The silver lining!
Think about the ‘segregated mode’ part above. According to wind direction one runway will take landings and the other will take take-offs. The prevailing wind direction means the one furthest from us will take the landings from the north-east which is the quietest condition for us. In fact from my position near the middle of the village virtually nothing can be heard now as we can just see the plane’s tail-fins over the rooftops. Take-offs will then go south west. from the old runway which again we are barely aware of.
At present take-offs north-east is the noisiest condition for Elsenham but only ever constitutes a nuisance when the planes are off course. I don’t expect to hear anything from take-offs in the normal direction from the new runway. Downgrading to segregated made is I think a concession to actual flight numbers being well down on White Paper predictions, so we got that right. Not down enough however to be able to make do without the new runway altogether. If in the future however the business of air travel does pick up then I am sure the runway spacing is enough to permit upgrading to full usage for for both.
Segregated mode with two runways is the simplest and safest of all set-ups. On the ground its simple queues and on the runways there is no need to interrupt the flow of landings to slot in take-offs or vice-versa.
With the extra runway I am predicting that on average aircraft noise over the main settlement area of the village will reduce!
The terminology of the BAA statement is poor however, with the wind in the prevailing direction all is clear but when its not, which runway gets used for what is not clear. If the statement means all comings or goings from the old runway are south-west and all comings and goings with the new are north-east, then we in Elsenham have the best possible outcome. In support of this the noise contours on the Home Owners Protection scheme makes sense as it shows the noise predominantly north-east. The only planes to buck these trends will therefore be occasional aborted landings or emergencies where the new runway becomes blocked.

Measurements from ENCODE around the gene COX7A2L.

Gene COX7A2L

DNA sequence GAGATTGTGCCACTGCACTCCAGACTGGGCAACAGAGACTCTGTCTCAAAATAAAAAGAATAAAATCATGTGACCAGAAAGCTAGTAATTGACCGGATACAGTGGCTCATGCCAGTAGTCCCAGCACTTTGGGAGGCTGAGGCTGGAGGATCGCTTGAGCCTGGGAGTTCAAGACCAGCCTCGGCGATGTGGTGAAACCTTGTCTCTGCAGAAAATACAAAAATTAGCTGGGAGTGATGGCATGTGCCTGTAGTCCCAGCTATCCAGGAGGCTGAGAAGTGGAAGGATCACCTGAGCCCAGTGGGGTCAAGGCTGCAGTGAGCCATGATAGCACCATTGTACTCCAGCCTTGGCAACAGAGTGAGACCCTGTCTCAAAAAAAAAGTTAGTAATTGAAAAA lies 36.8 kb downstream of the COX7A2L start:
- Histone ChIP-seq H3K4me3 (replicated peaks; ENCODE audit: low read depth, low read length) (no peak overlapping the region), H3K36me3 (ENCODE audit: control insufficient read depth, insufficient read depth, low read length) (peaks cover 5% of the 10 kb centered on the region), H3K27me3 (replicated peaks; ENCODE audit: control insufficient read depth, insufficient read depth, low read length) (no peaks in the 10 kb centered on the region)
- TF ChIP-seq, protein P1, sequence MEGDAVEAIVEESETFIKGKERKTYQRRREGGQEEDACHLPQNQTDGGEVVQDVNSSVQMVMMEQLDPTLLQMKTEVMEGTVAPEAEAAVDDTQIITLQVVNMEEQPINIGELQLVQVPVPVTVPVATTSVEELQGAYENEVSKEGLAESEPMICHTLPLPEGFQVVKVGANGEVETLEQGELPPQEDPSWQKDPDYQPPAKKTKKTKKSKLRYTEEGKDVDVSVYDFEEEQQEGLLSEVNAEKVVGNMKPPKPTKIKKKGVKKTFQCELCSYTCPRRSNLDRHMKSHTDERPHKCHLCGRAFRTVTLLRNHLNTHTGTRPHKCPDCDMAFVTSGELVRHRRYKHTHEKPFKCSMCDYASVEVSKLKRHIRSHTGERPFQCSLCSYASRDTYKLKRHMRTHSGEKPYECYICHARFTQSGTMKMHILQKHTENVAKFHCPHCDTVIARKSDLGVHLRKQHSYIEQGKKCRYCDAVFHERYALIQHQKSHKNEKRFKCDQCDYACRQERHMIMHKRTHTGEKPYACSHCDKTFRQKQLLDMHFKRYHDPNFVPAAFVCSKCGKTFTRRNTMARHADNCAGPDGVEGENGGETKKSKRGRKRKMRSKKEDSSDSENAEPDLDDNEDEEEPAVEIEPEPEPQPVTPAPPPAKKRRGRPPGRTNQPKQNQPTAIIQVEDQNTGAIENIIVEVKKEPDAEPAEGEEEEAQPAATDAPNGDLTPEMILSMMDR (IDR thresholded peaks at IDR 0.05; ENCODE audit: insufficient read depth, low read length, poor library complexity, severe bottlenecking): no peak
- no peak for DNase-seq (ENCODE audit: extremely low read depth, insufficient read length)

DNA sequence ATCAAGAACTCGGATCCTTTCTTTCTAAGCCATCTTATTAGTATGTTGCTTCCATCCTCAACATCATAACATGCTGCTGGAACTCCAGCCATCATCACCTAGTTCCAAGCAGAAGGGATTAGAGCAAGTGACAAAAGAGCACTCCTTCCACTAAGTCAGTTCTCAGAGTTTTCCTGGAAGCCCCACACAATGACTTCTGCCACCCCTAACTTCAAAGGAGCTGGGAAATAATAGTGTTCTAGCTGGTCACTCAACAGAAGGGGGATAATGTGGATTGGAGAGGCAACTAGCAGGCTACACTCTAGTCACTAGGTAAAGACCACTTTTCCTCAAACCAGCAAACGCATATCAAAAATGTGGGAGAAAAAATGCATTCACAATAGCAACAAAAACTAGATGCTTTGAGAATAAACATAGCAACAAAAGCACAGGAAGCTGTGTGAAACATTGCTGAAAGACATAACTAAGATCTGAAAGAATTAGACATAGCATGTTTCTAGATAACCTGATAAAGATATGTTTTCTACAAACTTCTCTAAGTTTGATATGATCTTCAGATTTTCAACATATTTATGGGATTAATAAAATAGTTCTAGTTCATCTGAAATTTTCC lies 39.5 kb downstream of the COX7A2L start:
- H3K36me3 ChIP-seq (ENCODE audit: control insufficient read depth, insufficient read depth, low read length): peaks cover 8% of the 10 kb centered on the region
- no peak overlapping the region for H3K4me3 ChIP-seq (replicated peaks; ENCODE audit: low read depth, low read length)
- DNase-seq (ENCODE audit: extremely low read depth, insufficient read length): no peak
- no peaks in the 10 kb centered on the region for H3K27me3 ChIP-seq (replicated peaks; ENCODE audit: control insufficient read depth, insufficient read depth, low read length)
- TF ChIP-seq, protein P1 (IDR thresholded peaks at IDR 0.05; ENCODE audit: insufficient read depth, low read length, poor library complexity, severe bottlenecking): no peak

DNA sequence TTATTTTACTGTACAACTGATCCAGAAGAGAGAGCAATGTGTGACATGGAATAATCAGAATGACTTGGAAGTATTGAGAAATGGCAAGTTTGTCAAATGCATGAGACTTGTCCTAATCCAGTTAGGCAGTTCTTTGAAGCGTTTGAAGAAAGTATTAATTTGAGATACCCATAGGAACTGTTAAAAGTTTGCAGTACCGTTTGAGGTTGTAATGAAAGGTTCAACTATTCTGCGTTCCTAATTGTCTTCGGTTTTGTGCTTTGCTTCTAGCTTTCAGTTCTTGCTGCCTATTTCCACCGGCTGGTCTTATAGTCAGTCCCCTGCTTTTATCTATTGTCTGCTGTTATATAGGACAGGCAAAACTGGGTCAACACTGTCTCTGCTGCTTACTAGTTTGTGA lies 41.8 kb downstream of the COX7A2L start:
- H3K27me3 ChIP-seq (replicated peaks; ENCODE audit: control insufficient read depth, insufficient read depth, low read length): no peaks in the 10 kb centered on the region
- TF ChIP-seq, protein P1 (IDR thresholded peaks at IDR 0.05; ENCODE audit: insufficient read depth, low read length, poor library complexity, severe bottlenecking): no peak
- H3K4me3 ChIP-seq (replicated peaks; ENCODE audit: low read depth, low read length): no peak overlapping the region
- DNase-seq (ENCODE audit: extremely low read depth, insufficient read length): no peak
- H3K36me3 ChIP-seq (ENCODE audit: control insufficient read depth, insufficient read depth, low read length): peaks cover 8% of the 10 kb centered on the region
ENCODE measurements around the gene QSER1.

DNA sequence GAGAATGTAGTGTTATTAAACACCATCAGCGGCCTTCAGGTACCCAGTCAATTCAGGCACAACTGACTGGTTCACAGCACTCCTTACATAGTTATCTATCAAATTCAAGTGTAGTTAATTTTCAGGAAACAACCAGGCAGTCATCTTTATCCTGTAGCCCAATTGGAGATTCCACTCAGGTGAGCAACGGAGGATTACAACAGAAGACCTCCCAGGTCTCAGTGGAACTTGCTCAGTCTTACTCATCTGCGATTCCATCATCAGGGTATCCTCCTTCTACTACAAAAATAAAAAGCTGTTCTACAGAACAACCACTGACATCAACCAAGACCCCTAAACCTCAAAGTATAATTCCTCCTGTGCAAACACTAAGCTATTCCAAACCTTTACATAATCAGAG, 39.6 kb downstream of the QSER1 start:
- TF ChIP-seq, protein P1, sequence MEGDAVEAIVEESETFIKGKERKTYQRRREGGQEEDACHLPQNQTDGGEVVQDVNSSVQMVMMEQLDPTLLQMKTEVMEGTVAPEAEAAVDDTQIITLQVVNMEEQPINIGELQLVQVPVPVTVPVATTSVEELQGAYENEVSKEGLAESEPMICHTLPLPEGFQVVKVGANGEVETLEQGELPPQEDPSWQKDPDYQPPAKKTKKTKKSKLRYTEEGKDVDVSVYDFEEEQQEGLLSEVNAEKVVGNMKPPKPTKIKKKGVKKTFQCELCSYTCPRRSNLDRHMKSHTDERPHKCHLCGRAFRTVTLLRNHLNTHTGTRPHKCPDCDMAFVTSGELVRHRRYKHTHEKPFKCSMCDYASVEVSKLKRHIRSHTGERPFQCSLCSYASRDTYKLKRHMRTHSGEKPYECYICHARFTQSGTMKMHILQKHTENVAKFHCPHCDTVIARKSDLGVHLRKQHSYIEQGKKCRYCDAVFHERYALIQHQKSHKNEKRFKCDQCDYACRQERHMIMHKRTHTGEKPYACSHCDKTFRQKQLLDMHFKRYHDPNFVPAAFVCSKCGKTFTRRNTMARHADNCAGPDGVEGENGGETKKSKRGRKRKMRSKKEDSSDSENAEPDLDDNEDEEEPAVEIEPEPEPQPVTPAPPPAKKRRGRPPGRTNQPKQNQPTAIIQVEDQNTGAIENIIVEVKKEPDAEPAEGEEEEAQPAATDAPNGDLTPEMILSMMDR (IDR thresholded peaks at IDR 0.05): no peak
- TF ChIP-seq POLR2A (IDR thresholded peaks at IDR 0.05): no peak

All this seems to favour Elsenham greatly but this makes me think on in terms of possible new housing developments especially large new settlements and this may well be giving us a clue as to where the new housing is going.
When we formulate our objections to the proposals we should always bear in mind that at present BAA do not have the back-up runway they asked for many years ago. Those plans and the money that would have paid for it was all set aside when a second full blown runway became likely. In today’s terrorist oriented planning, the blocking of a single runway is a real issue as so many more aircraft will be backed up in the queue to land.
Do not forget that Government policy has made Stansted the Airport of choice to divert terrorist etc compromised aircraft to!